When the post-colonial philosopher and polemicist Frantz Fanon (1925–1961) at early age encountered the monument of the French abolitionist Victor Schœlcher on Martinique, it marked the start of his critical thinking. The monument, according to Fanon, made freedom impossible for colonialised people and demonstrated the prevailing white power structure. The monument was demolished during the 2020 Black Lives Matter movement.
LOOT THE NATION intertwines images of the Schœlcher monument and a quotation by Sven Hedin. Hedin argued against the erection of a peace monument to celebrate the dissolution of the union between Norway and Sweden. Employing a diverse range of historical fragments, Kamaly addresses the impossibility of a monument to completely disengage itself from the originator’s intended history writing.
Hitler’s speeches from the library of Sven Hedin. Magazine file, 17 booklets. 1939–1943. Svea Rikes Förlag, Valkyrian, Müller & Sohn, Klara civiltryckeri AB. On loan from Sven Hedin’s library, deposited in Stockholm University Library.
The Stockholm University Library’s special collections comprise Sven Hedin’s deposited library. Hedin (1865–1952) was an internationally known explorer and a member of the Swedish Academy and the Royal Swedish Academy of Sciences. He was a friend of King Gustav V and of many influential politicians and intellectual leaders of the early 20th century. Hanni Kamaly has studied Hedin’s library and chosen to borrow a magazine file containing 17 of Adolf Hitler’s speeches from 1939 to 1943.
Sven Hedin admired Hitler and visited him several times during the Second World War. Following Hitler’s suicide in 1945, Hedin described him as “one of the greatest men in the history of the world” in an obituary published in the daily Dagens Nyheter. Hedin was criticised for his affiliation with the German Nazis but few people distanced themselves from him. In 1954, two years after his death, the art gallery Liljevalchs in Stockholm organised an exhibition honouring Sven Hedin, supported by the King and a large number of prominent scientists.
Hitler’s 1939 speech “I believe in a long peace” may be regarded as an example of how propagandistic distortion of the truth turns into something extremely dangerous, of which we see parallels to the rhetoric and desinformation used by Putin today. The speech was published by Svea Rikes förlag run by the Swedish Nazi Carl-Ernfrid Carlberg. Carlberg was a key person in the Swedish nationalist networks, which Kamaly has investigated, and features in the video work THIS LAND 4 ALL.
Johan Gustaf Sandberg. Svensk allmoge, samlad kring Gustaf Vasas staty på Riddarhustorget (Swedish peasantry, gathered around the statue of Gustaf Vasa at the Square of the House of Nobility), 1828. Oil on canvas. On loan from the art collection of Stockholm University, SUBS197, J A Berg’s Foundation.
Artist Johan Gustaf Sandberg (1782–1854) was primarily a history painter depicting motifs from Norse mythology and Swedish history, in particular that of Gustav Vasa as the founder of the nation. The painting features people from throughout Sweden, dressed in folk costumes, gathered at the Square of the House of Nobility, in Stockholm. Huddled close together, they look at the statue of Gustav Vasa. A group of Sámi people are separate from the rest of the crowd.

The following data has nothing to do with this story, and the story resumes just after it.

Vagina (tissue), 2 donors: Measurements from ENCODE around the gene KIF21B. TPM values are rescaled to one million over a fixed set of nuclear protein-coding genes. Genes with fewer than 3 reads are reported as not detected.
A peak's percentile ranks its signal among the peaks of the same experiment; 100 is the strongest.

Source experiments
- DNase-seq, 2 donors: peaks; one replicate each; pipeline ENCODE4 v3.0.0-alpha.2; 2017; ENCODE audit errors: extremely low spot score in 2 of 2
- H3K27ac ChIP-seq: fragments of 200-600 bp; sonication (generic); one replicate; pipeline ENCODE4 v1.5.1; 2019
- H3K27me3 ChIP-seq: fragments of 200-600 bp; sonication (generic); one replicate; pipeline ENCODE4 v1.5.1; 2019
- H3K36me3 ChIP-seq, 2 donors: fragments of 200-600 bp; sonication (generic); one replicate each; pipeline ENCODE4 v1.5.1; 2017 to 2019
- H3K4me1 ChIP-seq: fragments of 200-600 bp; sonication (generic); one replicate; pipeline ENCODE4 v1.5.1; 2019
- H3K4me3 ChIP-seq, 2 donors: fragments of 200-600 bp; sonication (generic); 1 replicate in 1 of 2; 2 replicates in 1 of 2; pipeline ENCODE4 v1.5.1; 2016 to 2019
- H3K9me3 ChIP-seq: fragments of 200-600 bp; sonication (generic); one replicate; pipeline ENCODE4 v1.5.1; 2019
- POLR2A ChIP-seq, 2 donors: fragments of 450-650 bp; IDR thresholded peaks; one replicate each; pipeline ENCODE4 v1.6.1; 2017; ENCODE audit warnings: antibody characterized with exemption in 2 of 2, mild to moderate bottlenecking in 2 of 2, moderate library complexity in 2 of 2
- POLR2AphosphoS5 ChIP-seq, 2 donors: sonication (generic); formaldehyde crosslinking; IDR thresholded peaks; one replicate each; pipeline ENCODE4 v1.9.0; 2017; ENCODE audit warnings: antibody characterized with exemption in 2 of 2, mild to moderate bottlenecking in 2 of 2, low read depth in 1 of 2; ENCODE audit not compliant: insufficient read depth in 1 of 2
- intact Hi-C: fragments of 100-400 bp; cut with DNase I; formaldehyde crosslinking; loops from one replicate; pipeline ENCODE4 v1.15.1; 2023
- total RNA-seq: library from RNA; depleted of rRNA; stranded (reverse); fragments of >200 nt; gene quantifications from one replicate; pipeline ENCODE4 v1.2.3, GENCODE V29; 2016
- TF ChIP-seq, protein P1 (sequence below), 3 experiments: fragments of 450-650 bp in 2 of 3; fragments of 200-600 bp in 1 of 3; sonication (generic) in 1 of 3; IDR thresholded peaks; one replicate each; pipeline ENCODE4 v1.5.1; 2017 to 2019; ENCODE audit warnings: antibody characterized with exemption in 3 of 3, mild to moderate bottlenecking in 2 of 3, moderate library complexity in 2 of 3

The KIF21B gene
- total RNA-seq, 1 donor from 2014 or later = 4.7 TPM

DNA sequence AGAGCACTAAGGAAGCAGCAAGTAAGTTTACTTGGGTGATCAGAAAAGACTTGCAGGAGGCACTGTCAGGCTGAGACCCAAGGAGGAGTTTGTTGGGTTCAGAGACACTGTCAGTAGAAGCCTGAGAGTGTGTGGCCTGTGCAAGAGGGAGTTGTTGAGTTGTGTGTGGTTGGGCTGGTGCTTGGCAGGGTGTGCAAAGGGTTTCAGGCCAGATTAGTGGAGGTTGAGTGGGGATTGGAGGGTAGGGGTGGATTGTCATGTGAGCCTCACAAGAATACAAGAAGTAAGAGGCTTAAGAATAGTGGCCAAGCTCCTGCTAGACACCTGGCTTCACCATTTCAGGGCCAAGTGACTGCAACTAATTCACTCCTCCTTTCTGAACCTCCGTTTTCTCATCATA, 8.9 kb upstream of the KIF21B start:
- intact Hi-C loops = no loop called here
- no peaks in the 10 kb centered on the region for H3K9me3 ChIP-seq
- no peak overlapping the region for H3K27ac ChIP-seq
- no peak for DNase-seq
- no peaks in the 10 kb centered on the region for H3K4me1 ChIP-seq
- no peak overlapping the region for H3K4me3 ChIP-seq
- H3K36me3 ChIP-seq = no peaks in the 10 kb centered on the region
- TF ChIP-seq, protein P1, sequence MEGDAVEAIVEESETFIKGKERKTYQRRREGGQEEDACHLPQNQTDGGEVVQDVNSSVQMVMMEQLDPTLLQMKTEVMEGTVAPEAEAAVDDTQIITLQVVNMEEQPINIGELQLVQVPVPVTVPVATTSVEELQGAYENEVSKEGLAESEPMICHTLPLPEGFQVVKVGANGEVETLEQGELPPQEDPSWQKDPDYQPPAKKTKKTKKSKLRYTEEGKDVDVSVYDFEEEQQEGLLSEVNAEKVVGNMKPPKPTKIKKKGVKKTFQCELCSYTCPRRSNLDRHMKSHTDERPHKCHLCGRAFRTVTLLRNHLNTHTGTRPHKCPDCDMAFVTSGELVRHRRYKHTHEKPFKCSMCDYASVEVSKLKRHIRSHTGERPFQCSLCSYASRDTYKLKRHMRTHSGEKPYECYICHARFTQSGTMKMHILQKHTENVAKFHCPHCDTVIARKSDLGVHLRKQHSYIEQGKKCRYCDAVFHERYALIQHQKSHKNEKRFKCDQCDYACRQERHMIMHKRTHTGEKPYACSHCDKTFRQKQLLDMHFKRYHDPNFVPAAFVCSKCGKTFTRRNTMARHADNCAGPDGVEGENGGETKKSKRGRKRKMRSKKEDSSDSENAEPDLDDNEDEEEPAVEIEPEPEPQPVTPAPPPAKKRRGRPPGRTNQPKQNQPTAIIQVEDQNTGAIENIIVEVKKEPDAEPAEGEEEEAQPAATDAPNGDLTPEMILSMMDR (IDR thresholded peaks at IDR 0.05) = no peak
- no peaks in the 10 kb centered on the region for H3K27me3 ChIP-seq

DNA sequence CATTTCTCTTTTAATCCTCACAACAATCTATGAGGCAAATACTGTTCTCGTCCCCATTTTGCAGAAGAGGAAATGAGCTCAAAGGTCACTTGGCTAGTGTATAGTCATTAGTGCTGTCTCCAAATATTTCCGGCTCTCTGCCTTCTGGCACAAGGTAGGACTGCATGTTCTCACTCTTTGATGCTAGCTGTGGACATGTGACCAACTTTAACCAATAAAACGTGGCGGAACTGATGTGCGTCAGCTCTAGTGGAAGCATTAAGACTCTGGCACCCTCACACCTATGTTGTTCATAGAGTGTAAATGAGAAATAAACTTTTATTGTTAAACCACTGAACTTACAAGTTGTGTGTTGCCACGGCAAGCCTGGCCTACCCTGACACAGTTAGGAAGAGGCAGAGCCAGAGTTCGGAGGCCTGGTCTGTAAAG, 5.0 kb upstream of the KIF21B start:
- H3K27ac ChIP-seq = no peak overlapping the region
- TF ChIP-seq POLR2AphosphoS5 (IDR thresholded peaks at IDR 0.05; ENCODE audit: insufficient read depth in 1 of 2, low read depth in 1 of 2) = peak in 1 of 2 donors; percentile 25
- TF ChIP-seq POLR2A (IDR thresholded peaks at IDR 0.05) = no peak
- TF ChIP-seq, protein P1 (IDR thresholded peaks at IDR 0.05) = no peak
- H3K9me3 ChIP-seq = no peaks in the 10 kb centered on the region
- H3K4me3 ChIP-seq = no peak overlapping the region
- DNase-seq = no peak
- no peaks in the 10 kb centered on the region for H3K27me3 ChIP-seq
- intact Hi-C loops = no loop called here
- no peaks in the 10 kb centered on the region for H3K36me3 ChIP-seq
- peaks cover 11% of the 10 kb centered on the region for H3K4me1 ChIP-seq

Sandberg was a member of the Geatish Society, an influential cultural association that glorified the past and promoted “patriotic endeavours and research into Norse mythology”. The members created artworks and a large number of poems that portrayed Swedes as a unified, noble and ancient people. Comprising fictitious characters and events from Swedish history, the poems were taught in schools for 150 years and contributed to shaping the idea of what is Swedish.
THIS LAND 4 ALL, 2022. HD-video, 12:03 mins.
Kamaly’s explorations are centred on the human body as a projection surface for ideologies and power structures. The video work THIS LAND 4 ALL traces the Swedish history of nationalism by focusing on the gaze on the body. Initially, the erection of monuments are depicted as a kind of embodied nation building. Kamaly’s time axis harks back to the time after Sweden had lost Finland in 1809 when the Geatish Society was founded in 1811. Romantic nationalism was flourishing and ideas of the “Swedish soul” and the motherland were central cultural concepts.
The video work THIS LAND 4 ALL forms a web of body culture, art, poetry and Swedish national socialism through events such as the 1912 Olympic Games in Stockholm, the 1919 Exhibition of Swedish Ethnic Types and the 1939 student demonstrations against the immigration of Jewish medical doctors. The result is a portrait of how a nation’s memories and conceptions of its history have been constructed through cultural expressions by influential nationalist associations. Carl-Ernfrid Carlberg and Herman Lundborg, who also appear in other works in the exhibition, are here central figures.
About Hanni Kamaly
Hanni Kamaly (b. 1988, Norway) is a visual artist based in Stockholm. Kamaly received an MFA from Malmö Academy of Art and has also studied at Bergen Academy of Arts and the International Art Academy of Palestine.
Kamaly’s work has been exhibited in numerous institutions and spaces including KINDL, Berlin (2022), Göteborgs konsthall (2021–2022), Mint, Stockholm (2021), Index, Stockholm (2021), Oslo kunstforening (2021–2021), Moderna museet in Stockholm (2018–2019) and Malmö (2020), coyote, Stockholm (2020), Interkulturelt Museum, Oslo (2019–2020), Lunds Konsthall (2019), Ginerva Gambino, Cologne (2019), Tegel, Stockholm (2019), Malmö Art Museum (2017–2018), Skånes konstförening, Malmö (2017), Almanac, London (2017), Rupert, Vilnius (2016). Kamaly has also participated in the Luleå Biennial (2018–2019) and the 34th Bienal de São Paulo in 2021, and is one of the artists invited to the Sharjah Biennial, UAE in 2023.
Hanni Kamaly, Artist
Exhibition team Accelerator:
Therese Kellner, Curator
Richard Julin, Artistic Director
Erik Wijkström, Exhibition Technician
Ruby Brown, Intern
Accelerator wishes to thank:
Camilla Hjelm, Curator, Stockholm University Art Collections
Tommy Westergren, Librarian, Stockholm University Library
The artist wishes to thank: